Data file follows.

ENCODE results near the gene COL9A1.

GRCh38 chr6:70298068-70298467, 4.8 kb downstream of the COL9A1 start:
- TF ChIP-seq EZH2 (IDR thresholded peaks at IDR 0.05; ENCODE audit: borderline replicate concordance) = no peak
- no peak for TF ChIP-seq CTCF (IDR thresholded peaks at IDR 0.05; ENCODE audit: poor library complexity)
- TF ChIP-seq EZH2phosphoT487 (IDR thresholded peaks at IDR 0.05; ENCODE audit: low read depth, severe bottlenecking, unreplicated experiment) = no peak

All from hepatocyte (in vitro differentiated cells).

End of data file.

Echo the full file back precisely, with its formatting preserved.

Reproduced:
ENCODE results near the gene COL9A1.

GRCh38 chr6:70298068-70298467, 4.8 kb downstream of the COL9A1 start:
- TF ChIP-seq EZH2 (IDR thresholded peaks at IDR 0.05; ENCODE audit: borderline replicate concordance) = no peak
- no peak for TF ChIP-seq CTCF (IDR thresholded peaks at IDR 0.05; ENCODE audit: poor library complexity)
- TF ChIP-seq EZH2phosphoT487 (IDR thresholded peaks at IDR 0.05; ENCODE audit: low read depth, severe bottlenecking, unreplicated experiment) = no peak

All from hepatocyte (in vitro differentiated cells).